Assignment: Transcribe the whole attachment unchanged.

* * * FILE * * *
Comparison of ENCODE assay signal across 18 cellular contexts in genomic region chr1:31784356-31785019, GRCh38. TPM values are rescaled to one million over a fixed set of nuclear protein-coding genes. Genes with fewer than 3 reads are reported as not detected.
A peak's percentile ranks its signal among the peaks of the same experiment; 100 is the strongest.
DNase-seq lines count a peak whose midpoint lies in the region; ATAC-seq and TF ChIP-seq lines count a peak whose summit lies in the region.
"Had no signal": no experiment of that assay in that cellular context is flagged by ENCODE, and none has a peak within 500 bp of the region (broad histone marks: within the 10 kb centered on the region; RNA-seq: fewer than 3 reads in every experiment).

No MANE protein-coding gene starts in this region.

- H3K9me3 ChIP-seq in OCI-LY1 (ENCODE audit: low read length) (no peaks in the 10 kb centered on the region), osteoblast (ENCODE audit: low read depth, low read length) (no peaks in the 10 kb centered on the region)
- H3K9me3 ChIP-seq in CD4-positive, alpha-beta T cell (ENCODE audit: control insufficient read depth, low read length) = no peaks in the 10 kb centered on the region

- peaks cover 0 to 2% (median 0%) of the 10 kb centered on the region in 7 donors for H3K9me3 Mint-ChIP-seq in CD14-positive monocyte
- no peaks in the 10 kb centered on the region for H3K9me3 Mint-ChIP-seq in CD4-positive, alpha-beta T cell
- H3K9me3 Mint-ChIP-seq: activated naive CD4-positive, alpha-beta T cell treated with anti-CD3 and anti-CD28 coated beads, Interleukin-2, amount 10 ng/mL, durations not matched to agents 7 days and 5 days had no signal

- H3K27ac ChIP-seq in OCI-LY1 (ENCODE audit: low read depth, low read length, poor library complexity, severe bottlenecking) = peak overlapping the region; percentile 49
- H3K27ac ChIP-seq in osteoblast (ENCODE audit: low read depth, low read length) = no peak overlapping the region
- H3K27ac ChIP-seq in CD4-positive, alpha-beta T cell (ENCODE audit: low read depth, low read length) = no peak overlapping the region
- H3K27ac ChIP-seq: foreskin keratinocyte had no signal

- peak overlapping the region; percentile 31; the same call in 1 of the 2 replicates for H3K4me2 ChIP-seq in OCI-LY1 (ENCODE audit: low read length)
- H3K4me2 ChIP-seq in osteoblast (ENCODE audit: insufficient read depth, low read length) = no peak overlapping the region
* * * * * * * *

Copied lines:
Comparison of ENCODE assay signal across 18 cellular contexts in genomic region chr1:31784356-31785019, GRCh38. TPM values are rescaled to one million over a fixed set of nuclear protein-coding genes. Genes with fewer than 3 reads are reported as not detected.
A peak's percentile ranks its signal among the peaks of the same experiment; 100 is the strongest.
DNase-seq lines count a peak whose midpoint lies in the region; ATAC-seq and TF ChIP-seq lines count a peak whose summit lies in the region.
"Had no signal": no experiment of that assay in that cellular context is flagged by ENCODE, and none has a peak within 500 bp of the region (broad histone marks: within the 10 kb centered on the region; RNA-seq: fewer than 3 reads in every experiment).

No MANE protein-coding gene starts in this region.

- H3K9me3 ChIP-seq in OCI-LY1 (ENCODE audit: low read length) (no peaks in the 10 kb centered on the region), osteoblast (ENCODE audit: low read depth, low read length) (no peaks in the 10 kb centered on the region)
- H3K9me3 ChIP-seq in CD4-positive, alpha-beta T cell (ENCODE audit: control insufficient read depth, low read length) = no peaks in the 10 kb centered on the region

- peaks cover 0 to 2% (median 0%) of the 10 kb centered on the region in 7 donors for H3K9me3 Mint-ChIP-seq in CD14-positive monocyte
- no peaks in the 10 kb centered on the region for H3K9me3 Mint-ChIP-seq in CD4-positive, alpha-beta T cell
- H3K9me3 Mint-ChIP-seq: activated naive CD4-positive, alpha-beta T cell treated with anti-CD3 and anti-CD28 coated beads, Interleukin-2, amount 10 ng/mL, durations not matched to agents 7 days and 5 days had no signal

- H3K27ac ChIP-seq in OCI-LY1 (ENCODE audit: low read depth, low read length, poor library complexity, severe bottlenecking) = peak overlapping the region; percentile 49
- H3K27ac ChIP-seq in osteoblast (ENCODE audit: low read depth, low read length) = no peak overlapping the region
- H3K27ac ChIP-seq in CD4-positive, alpha-beta T cell (ENCODE audit: low read depth, low read length) = no peak overlapping the region
- H3K27ac ChIP-seq: foreskin keratinocyte had no signal

- peak overlapping the region; percentile 31; the same call in 1 of the 2 replicates for H3K4me2 ChIP-seq in OCI-LY1 (ENCODE audit: low read length)
- H3K4me2 ChIP-seq in osteoblast (ENCODE audit: insufficient read depth, low read length) = no peak overlapping the region